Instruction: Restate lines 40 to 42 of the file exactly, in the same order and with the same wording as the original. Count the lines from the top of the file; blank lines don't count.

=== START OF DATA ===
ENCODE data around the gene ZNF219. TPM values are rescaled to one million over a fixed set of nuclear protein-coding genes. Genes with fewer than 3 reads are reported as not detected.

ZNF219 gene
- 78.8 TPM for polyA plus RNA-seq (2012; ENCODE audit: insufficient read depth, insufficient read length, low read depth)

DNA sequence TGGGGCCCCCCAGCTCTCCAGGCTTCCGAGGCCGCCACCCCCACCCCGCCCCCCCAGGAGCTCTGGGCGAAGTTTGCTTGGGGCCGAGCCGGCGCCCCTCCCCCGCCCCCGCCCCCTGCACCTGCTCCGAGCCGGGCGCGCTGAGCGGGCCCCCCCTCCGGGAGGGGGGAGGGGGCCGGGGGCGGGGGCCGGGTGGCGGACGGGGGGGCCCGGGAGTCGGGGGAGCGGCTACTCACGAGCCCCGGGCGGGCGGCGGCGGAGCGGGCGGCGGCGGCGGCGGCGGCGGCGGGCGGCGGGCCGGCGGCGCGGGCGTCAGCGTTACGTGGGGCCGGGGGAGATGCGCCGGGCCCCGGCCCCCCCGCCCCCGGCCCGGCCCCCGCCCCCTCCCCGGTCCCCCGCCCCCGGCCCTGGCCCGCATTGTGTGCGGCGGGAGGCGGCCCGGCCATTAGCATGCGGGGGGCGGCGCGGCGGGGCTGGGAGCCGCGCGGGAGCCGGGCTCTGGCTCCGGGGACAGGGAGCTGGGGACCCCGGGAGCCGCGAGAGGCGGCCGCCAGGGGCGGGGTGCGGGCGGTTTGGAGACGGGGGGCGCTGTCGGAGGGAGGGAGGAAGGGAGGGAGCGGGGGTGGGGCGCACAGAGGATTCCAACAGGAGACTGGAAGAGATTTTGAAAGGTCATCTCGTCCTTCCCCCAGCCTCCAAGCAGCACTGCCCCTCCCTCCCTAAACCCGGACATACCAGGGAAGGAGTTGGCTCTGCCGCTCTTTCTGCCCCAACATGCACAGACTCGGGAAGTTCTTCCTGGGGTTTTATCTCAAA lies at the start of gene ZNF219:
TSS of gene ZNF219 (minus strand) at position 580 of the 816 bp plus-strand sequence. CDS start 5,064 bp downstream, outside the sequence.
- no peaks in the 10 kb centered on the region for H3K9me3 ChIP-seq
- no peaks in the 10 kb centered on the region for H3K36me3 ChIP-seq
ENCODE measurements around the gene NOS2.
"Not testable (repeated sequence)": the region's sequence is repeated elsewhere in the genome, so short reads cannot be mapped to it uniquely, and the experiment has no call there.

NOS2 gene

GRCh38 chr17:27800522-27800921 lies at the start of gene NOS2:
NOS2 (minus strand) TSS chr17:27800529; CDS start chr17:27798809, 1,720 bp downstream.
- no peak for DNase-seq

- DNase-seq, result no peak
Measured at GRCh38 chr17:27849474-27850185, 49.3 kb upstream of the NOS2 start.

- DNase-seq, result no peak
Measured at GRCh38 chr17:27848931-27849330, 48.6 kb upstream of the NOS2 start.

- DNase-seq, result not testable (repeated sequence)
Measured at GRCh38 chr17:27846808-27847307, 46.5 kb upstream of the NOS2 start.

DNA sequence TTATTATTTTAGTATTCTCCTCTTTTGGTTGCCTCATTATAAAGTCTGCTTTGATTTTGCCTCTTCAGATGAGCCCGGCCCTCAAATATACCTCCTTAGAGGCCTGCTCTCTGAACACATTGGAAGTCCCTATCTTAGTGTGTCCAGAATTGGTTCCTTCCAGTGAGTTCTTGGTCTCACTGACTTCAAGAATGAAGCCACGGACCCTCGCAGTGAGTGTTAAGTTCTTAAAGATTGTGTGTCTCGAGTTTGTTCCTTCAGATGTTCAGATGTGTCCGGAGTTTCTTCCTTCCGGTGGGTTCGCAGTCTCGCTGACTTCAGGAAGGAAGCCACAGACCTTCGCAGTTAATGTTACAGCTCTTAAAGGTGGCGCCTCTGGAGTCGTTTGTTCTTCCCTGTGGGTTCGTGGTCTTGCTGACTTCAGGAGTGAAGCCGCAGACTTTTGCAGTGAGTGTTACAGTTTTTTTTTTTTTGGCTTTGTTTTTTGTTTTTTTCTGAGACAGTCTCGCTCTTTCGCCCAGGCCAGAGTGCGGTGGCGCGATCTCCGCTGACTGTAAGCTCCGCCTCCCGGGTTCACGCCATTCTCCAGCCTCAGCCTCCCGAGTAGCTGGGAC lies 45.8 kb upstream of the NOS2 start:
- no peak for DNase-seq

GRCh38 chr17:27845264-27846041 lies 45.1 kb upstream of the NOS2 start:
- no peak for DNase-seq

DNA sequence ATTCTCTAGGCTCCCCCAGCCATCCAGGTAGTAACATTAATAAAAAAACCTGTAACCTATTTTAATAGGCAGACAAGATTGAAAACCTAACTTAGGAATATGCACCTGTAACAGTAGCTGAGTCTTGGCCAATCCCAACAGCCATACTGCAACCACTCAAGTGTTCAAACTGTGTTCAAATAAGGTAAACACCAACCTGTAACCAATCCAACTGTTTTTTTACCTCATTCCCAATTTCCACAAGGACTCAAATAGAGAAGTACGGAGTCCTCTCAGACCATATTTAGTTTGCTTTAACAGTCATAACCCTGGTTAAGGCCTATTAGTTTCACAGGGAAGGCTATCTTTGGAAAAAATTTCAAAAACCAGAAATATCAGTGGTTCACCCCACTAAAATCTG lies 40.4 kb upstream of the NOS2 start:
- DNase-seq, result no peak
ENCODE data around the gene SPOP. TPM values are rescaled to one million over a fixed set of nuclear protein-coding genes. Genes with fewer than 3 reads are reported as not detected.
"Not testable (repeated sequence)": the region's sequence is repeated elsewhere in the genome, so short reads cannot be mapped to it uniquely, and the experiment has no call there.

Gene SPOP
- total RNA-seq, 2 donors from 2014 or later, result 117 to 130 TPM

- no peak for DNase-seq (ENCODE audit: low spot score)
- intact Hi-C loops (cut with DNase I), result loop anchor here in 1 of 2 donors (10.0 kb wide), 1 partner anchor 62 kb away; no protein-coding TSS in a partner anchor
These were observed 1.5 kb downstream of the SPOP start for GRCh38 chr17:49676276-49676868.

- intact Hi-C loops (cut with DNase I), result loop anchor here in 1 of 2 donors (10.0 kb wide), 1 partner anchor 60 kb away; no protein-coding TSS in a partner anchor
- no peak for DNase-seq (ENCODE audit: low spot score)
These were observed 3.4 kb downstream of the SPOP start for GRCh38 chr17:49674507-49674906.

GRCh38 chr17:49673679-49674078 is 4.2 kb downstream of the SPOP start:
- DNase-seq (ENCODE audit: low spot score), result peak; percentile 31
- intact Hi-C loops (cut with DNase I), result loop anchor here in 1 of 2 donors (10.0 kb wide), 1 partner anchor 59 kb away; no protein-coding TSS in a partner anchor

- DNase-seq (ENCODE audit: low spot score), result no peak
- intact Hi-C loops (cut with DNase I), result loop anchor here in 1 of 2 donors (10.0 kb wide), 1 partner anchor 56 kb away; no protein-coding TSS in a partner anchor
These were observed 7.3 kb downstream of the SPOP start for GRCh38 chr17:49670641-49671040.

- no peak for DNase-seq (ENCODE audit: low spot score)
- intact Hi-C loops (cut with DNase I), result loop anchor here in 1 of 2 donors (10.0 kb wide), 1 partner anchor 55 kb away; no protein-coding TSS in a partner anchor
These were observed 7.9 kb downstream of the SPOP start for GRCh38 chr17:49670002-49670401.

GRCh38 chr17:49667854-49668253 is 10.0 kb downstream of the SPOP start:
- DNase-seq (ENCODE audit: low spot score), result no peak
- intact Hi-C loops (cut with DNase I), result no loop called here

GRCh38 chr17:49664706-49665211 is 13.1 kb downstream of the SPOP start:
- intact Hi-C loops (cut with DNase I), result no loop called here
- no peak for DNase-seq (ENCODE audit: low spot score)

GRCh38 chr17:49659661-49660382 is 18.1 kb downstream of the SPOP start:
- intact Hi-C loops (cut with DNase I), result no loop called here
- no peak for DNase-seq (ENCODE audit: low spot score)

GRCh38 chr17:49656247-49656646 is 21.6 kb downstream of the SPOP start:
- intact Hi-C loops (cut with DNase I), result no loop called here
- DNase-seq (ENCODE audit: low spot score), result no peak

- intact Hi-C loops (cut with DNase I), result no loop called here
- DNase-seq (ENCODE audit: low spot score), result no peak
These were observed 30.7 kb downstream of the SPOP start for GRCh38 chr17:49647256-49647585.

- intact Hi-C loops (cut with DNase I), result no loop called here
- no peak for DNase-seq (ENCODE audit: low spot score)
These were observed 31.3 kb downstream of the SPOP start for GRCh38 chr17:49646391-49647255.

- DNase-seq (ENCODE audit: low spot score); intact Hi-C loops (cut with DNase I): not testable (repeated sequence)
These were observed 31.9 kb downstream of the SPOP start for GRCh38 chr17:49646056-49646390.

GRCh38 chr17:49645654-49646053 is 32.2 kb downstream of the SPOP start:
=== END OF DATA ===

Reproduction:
- intact Hi-C loops (cut with DNase I), result loop anchor here in 1 of 2 donors (10.0 kb wide), 1 partner anchor 56 kb away; no protein-coding TSS in a partner anchor
These were observed 7.3 kb downstream of the SPOP start for GRCh38 chr17:49670641-49671040.

- no peak for DNase-seq (ENCODE audit: low spot score)